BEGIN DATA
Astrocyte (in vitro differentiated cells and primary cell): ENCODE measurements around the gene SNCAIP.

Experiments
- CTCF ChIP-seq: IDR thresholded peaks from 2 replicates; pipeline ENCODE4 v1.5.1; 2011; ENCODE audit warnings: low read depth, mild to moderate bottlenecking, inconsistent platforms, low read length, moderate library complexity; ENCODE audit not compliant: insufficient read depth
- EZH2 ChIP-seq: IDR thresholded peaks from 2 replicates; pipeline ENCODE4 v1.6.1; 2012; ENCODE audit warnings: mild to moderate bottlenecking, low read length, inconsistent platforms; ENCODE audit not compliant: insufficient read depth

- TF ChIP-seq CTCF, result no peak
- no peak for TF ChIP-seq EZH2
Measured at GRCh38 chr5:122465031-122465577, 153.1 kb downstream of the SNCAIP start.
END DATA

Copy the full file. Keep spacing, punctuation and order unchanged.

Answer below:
Astrocyte (in vitro differentiated cells and primary cell): ENCODE measurements around the gene SNCAIP.

Experiments
- CTCF ChIP-seq: IDR thresholded peaks from 2 replicates; pipeline ENCODE4 v1.5.1; 2011; ENCODE audit warnings: low read depth, mild to moderate bottlenecking, inconsistent platforms, low read length, moderate library complexity; ENCODE audit not compliant: insufficient read depth
- EZH2 ChIP-seq: IDR thresholded peaks from 2 replicates; pipeline ENCODE4 v1.6.1; 2012; ENCODE audit warnings: mild to moderate bottlenecking, low read length, inconsistent platforms; ENCODE audit not compliant: insufficient read depth

- TF ChIP-seq CTCF, result no peak
- no peak for TF ChIP-seq EZH2
Measured at GRCh38 chr5:122465031-122465577, 153.1 kb downstream of the SNCAIP start.